August 31, 2020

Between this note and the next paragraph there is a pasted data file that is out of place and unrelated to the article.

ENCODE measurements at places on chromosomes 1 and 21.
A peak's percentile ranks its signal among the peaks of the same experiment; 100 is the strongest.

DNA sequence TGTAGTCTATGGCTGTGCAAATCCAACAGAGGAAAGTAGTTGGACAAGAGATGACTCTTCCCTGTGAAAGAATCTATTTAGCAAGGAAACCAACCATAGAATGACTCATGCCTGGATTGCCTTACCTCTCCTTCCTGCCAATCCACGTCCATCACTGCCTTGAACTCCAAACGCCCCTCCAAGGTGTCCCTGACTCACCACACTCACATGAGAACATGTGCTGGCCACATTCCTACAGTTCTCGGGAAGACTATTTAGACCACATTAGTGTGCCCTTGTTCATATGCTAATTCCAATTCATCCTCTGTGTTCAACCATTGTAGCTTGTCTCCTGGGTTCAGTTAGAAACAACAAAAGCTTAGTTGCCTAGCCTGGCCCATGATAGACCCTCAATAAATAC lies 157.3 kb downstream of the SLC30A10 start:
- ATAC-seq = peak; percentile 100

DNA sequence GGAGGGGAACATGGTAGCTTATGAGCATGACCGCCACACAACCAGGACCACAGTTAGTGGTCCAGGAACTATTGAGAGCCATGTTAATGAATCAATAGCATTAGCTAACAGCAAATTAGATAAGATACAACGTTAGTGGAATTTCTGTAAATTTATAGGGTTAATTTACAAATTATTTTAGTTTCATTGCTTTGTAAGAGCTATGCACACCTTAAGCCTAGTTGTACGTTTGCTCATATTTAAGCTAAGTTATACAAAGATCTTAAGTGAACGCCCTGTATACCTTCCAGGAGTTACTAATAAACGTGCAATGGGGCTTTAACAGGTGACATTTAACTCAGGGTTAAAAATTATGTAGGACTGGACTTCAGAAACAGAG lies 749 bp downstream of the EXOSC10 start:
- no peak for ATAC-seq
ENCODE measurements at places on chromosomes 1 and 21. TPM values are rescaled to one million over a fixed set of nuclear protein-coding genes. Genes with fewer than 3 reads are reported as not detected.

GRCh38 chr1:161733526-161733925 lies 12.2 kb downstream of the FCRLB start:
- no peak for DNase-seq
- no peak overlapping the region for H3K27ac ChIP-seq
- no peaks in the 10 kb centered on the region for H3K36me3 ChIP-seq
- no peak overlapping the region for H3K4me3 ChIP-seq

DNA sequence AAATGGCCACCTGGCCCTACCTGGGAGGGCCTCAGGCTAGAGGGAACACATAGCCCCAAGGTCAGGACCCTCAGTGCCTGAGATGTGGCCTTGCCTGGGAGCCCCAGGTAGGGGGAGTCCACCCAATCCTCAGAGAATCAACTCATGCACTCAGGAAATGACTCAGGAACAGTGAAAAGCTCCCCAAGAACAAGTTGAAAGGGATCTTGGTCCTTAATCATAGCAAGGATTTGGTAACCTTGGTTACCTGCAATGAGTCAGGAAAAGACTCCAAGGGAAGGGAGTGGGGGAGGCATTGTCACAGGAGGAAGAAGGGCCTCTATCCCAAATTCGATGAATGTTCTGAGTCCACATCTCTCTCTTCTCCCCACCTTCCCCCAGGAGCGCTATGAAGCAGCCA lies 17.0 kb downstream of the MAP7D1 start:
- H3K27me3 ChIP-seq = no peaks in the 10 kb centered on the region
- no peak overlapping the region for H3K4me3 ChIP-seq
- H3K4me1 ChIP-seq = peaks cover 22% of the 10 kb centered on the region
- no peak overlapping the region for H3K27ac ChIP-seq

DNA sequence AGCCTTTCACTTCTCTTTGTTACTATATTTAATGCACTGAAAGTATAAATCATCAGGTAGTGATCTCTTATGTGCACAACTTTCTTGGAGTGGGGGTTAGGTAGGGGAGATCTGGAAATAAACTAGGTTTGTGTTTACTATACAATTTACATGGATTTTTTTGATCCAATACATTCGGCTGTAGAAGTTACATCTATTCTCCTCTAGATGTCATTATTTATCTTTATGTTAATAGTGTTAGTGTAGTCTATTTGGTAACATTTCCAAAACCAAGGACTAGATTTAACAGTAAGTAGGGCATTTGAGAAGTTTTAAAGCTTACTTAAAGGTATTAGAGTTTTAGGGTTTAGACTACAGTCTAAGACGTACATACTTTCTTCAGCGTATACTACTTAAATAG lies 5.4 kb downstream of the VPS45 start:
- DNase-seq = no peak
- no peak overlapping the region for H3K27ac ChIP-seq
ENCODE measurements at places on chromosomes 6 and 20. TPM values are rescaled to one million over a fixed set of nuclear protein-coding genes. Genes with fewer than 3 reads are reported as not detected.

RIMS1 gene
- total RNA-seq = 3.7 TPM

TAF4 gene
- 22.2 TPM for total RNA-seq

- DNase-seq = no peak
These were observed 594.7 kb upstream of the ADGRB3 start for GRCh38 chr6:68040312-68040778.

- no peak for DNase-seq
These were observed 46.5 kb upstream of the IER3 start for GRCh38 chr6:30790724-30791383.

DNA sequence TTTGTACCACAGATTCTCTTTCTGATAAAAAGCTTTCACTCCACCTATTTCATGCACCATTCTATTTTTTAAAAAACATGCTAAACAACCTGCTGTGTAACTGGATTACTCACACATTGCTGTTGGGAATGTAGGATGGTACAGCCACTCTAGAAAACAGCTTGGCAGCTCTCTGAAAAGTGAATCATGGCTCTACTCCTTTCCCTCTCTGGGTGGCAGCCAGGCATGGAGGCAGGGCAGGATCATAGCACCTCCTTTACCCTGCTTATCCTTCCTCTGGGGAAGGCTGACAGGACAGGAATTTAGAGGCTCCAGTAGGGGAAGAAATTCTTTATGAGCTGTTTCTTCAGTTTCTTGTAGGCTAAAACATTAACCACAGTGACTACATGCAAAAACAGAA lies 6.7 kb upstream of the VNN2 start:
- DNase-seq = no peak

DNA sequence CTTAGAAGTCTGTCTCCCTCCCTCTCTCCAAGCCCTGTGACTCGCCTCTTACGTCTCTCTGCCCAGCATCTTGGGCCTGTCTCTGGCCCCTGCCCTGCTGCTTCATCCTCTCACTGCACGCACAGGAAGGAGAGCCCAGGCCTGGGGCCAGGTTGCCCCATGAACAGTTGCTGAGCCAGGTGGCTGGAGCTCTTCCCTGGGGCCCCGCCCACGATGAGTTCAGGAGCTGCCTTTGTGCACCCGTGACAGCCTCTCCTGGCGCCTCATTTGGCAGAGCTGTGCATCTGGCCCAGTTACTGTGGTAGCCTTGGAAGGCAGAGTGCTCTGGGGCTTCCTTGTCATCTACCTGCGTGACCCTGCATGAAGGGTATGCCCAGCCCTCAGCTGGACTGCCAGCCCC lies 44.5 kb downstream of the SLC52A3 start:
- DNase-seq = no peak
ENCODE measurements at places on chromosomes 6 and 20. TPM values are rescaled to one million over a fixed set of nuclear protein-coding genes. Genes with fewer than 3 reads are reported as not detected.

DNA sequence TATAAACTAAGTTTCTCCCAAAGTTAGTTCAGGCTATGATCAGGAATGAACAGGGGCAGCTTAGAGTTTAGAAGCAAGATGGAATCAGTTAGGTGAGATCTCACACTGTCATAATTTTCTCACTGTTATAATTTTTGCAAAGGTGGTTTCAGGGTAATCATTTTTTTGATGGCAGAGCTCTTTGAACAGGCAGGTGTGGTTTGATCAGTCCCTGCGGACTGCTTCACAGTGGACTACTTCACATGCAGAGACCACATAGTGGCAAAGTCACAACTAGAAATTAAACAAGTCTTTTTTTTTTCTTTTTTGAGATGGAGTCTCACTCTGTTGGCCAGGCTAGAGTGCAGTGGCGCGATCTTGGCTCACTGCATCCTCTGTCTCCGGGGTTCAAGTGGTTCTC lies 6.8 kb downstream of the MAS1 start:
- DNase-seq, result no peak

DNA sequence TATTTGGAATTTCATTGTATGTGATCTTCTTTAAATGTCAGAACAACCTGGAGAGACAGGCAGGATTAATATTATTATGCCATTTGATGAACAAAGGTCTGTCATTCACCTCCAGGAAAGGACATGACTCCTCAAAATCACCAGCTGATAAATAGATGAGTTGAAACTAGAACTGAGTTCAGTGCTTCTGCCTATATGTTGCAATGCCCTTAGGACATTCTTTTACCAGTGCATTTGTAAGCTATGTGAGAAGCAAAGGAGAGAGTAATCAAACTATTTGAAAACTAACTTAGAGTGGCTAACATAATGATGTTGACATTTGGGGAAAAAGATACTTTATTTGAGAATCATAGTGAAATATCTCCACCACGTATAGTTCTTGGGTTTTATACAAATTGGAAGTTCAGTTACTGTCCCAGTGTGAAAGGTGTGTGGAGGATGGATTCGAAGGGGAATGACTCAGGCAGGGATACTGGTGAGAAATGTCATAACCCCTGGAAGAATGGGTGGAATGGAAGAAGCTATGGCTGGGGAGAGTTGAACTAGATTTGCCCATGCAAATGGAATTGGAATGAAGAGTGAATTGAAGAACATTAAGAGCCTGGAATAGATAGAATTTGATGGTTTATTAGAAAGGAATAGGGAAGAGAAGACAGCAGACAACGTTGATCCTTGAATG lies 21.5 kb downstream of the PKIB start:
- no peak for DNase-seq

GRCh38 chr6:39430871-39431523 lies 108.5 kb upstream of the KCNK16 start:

Language change and biological evolution are sufficiently similar that biologists and linguists often face similar challenges in reconstructing paths of historical change connecting different species or languages. Tracing evolutionary change over time requires us to consider how shared features have been modified in different lineages since they shared a common ancestor, and this means we have to be able to establish meaningful comparability between traits. In some cases, we may wish to understand how the same ancestral trait has been modified in each lineage in response to different pressures. But in other cases, we may wish to ask whether particular traits often arise in response to certain circumstances. Biologists must therefore consider different reasons for similarities between species, and choose to compare those traits that are relevant to the story they want to tell. To reconstruct histories of change, we need to compare homologous traits (those similar due to shared ancestry). But comparing analogous traits (independently derived but similar traits) highlights how separate evolutionary lineages can find similar solutions to common problems. I will illustrate the importance of comparability in constructing evolutionary explanations using one of the more obscure yet fascinating examples of Charles Darwin’s scientific researches, his multi-volume taxonomic treatise on barnacles. Darwin faced the challenge of how to explain the evolutionary trajectory of unique and highly modified traits that appear to have no equivalents in related taxa. He did this by tracing the development of unique traits within growing individuals, looking for variation in these strange adaptations between individuals, and comparing them across species that varied in their degree of modification from their ancestor. Using meticulous observations to establish comparability, even in such an incomparable animal as the barnacle, he could reconstruct plausible evolutionary explanations for even the most bizarrely modified traits, such as the presence of parasitic males and the invention of the cement that sticks barnacles to rocks, boats and whales. Nowadays, scientists increasingly rely on DNA evidence to trace evolutionary paths, which brings both advantages and challenges in establishing comparability. Even if you, like most people, are not particularly interested in barnacles, Darwin’s underappreciated taxonomic work is a surprisingly good place to go to if you want to think about the issue of comparability and why it matters to understanding evolution.